Group Pitches Painted Basketball Courts To Berlin Parks Commission

Group Pitches Painted Basketball Courts To Berlin Parks Commission
A rendering shows what is being proposed for the surface of the basketball courts at Henry Park. Submitted Image

BERLIN – A community group shared plans to reinvigorate Henry Park by transforming its basketball courts into a work of art this week.

Members of the nonprofit We Heart Berlin met with the Berlin Parks Commission Tuesday to discuss a proposal to paint the basketball courts at Henry Park. Group members believe that with a bright and exciting paint job performed with the help of community members, area residents would have renewed interest in the park.

“My big thing is … for when the youths come out there they’re not attracted to go sit underneath the pavilion and smoke marijuana, sell drugs, drink alcohol,” said Adrian Bowen of We Heart Berlin. “That’s what’s been going on out there the past few years. Nobody’s even stepping foot on the basketball court.”

Bowen and Carol Rose, both on the nonprofit’s board, told the commission the group wanted to paint the basketball courts to brighten up the park. Bowen said the plan was to work with Shelton Hawkins, an Easton native who’s promoting the international trend of turning basketball courts into murals, to paint the court at Henry Park.

“We’re trying to give it some life and make it more inviting,” Bowen said.

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He told the commission he grew up playing basketball at Henry Park and now, as a father of four kids, he’d seen the park undergo a change. Local residents aren’t taking advantage of the park, particularly the basketball courts, like they used to, he said.

Mary Bohlen, deputy town administrator, said that wasn’t entirely accurate. She pointed out that Worcester County Recreation and Parks hosted a summer basketball program there.

Bowen maintained that the courts weren’t getting as much use as they did in the past and said he just wanted to draw people to the park. He added that by involving the community in the project, residents would take ownership of it. He said the park in recent years was used by people smoking and drinking and that the basketball courts saw little play.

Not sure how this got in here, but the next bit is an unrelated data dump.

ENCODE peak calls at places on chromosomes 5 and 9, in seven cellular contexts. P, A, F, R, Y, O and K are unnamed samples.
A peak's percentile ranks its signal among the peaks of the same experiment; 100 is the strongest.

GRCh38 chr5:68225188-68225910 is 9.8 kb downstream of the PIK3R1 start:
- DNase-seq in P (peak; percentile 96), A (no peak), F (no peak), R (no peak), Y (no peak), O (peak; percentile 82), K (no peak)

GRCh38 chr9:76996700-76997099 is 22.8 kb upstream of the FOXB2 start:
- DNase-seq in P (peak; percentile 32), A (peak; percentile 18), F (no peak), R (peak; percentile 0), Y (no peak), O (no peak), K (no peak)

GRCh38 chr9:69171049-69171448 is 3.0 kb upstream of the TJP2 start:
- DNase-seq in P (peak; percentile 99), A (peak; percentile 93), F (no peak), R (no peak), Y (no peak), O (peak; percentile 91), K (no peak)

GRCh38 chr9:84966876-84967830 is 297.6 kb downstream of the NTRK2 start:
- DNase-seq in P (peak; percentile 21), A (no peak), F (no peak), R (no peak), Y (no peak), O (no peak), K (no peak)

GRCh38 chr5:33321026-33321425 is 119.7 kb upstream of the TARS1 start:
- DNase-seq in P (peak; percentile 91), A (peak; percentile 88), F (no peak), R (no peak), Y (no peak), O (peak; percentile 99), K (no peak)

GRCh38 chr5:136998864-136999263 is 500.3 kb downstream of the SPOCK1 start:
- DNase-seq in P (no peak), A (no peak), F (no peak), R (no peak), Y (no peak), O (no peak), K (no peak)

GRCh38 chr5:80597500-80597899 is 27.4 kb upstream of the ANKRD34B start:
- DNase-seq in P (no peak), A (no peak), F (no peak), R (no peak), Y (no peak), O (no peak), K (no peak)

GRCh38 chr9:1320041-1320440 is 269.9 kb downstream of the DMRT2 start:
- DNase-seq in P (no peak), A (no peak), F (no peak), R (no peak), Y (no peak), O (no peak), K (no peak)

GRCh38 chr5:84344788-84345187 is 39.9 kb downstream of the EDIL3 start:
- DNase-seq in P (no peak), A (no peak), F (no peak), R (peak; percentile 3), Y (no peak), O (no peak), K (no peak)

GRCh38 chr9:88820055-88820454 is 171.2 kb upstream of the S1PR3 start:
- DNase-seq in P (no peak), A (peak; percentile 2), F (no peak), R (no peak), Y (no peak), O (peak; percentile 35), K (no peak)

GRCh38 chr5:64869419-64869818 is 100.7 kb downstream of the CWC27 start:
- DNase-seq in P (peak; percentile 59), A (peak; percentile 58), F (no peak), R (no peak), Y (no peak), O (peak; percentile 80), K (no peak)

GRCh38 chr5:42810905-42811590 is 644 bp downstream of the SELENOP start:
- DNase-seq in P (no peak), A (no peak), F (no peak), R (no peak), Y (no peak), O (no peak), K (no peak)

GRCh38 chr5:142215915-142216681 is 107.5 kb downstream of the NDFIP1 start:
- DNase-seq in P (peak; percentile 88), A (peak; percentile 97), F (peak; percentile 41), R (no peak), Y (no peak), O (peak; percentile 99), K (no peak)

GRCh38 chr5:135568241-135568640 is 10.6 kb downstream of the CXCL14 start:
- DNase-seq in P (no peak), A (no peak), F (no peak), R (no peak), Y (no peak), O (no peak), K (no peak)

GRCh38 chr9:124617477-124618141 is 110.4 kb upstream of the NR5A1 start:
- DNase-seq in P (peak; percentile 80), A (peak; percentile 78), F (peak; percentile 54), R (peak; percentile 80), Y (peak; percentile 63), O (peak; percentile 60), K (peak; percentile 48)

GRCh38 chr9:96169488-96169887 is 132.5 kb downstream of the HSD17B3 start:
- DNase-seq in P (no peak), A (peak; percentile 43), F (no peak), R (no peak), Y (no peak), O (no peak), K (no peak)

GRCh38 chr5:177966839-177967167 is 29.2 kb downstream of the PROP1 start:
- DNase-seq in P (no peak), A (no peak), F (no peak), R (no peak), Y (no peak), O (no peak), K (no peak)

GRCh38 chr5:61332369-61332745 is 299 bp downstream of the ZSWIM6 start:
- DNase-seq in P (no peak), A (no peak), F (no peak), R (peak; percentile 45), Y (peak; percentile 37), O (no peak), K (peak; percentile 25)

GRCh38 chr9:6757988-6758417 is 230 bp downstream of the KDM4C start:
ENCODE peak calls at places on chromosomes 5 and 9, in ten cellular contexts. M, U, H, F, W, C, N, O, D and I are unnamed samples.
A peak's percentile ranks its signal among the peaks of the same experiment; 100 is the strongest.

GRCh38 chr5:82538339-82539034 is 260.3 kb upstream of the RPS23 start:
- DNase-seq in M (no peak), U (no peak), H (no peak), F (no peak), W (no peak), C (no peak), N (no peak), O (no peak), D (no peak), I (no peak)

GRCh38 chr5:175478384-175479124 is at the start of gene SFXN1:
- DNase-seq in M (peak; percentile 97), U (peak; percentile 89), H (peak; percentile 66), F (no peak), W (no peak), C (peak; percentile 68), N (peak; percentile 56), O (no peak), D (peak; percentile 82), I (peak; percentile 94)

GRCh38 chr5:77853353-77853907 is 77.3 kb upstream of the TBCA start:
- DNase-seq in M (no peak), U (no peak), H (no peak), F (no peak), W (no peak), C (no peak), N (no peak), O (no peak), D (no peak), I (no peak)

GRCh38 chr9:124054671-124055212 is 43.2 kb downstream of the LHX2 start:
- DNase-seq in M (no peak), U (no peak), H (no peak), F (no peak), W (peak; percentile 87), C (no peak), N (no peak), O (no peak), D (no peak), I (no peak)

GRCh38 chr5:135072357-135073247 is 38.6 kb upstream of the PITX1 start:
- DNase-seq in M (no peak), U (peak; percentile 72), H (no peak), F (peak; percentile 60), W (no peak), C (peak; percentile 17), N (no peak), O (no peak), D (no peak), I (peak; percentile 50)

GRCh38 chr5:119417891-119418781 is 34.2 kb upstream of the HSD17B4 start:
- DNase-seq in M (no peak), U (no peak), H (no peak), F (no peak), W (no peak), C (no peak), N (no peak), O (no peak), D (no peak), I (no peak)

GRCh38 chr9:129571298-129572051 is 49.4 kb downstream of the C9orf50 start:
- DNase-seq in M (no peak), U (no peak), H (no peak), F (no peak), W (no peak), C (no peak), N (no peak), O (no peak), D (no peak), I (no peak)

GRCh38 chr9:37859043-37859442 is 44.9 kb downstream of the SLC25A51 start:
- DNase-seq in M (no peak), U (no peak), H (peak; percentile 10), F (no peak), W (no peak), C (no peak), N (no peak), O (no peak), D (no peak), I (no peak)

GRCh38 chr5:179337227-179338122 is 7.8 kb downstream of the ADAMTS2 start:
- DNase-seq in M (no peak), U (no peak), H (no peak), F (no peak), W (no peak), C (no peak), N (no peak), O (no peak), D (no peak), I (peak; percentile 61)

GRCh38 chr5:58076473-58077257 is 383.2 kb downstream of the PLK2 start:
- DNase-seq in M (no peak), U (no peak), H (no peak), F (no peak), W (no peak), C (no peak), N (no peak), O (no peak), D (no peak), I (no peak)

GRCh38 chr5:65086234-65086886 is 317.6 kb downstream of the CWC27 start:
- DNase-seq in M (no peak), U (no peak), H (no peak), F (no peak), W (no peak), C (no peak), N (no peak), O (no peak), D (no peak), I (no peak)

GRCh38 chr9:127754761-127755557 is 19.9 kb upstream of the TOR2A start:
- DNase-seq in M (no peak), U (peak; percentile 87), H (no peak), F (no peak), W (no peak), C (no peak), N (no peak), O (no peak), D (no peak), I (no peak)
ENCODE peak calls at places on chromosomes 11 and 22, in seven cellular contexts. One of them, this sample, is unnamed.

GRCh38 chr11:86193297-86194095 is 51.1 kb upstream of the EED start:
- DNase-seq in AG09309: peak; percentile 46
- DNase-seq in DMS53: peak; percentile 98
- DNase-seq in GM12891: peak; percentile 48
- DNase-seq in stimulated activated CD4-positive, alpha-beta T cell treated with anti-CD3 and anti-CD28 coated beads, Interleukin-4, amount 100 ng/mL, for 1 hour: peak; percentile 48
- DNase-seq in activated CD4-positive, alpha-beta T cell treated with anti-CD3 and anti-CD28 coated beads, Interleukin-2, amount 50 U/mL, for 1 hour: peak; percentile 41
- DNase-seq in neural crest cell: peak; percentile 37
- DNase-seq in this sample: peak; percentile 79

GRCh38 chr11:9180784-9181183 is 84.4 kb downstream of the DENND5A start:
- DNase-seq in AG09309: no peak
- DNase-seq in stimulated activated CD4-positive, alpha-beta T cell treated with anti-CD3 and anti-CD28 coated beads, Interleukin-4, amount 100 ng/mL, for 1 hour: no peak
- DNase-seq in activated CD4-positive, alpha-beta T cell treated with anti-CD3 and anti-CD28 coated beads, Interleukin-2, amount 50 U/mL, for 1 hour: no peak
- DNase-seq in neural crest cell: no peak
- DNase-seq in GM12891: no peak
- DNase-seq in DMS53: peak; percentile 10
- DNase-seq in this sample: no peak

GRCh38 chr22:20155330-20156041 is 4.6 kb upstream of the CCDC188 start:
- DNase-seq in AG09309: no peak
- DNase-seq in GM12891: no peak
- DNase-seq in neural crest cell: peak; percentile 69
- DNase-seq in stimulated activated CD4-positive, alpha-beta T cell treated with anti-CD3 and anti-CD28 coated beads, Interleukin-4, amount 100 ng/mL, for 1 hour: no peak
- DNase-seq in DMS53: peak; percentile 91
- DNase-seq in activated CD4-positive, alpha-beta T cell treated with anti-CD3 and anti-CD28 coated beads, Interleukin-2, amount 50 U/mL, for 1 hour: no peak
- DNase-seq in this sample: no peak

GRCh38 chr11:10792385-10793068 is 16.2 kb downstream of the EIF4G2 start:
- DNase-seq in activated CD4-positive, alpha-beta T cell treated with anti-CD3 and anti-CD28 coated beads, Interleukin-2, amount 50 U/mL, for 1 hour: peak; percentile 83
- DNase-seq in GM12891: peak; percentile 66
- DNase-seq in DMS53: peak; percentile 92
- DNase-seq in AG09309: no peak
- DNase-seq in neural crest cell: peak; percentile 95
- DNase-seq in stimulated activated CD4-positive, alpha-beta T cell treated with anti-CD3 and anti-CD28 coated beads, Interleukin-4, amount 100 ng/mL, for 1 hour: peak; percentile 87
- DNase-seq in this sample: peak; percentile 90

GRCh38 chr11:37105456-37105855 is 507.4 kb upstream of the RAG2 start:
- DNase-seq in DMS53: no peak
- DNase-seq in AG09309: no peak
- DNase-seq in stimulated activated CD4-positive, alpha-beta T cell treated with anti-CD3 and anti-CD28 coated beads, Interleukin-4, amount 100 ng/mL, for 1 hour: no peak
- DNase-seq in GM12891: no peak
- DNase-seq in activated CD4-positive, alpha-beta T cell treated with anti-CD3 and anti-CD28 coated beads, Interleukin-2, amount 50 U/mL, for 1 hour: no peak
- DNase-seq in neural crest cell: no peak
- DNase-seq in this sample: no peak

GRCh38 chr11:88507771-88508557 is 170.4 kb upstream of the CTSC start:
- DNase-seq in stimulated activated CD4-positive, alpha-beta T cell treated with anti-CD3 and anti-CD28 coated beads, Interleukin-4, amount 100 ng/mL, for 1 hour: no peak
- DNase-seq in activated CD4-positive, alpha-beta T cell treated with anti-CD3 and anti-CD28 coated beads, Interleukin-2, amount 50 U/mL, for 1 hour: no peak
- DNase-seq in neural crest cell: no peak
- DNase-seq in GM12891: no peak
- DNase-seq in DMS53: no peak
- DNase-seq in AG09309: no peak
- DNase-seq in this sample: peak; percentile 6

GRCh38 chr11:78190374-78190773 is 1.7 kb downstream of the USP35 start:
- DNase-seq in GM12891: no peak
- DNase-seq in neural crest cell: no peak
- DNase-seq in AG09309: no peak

“I disagree with that,” Bohlen said. “I think that’s way too broad a statement to say the courts are never used.”

Commission member Laura Stearns said she thought the project would generate excitement. Bohlen said issues such as maintenance had to be considered, as that would be questioned by the town council before elected officials approved the project.

“There’s nothing being said here and asked here they’re not going to ask,” she said.

Rose said We Heart Berlin had information on the painting process that could be provided to officials and added that the group was applying for grants to fund the art installation, which would be the group’s first real project. She said that Hawkins had done successful basketball court murals in Easton and Cambridge.

“We felt like for a very first project this was just special on many fronts,” she said.

Commission member Patricia Dufendach said she thought the project sounded exciting but that she wanted to ensure it would do no harm to the park. Commission member Sarah Hooper offered similar comments, pointing out that when the paint faded it would needed to be fixed or removed.

“We just want it to be successful,” Dufendach said.

Bohlen said she would recommend the group waited to approach the town council with the project until its nonprofit status, applied for earlier this year, was official.

“We’re waiting,” Rose said. “Everything is filed.”

The commission voted unanimously to support the project.

About The Author: Charlene Sharpe

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Charlene Sharpe has been with The Dispatch since 2014. A graduate of Stephen Decatur High School and the University of Richmond, she spent seven years with the Delmarva Media Group before joining the team at The Dispatch.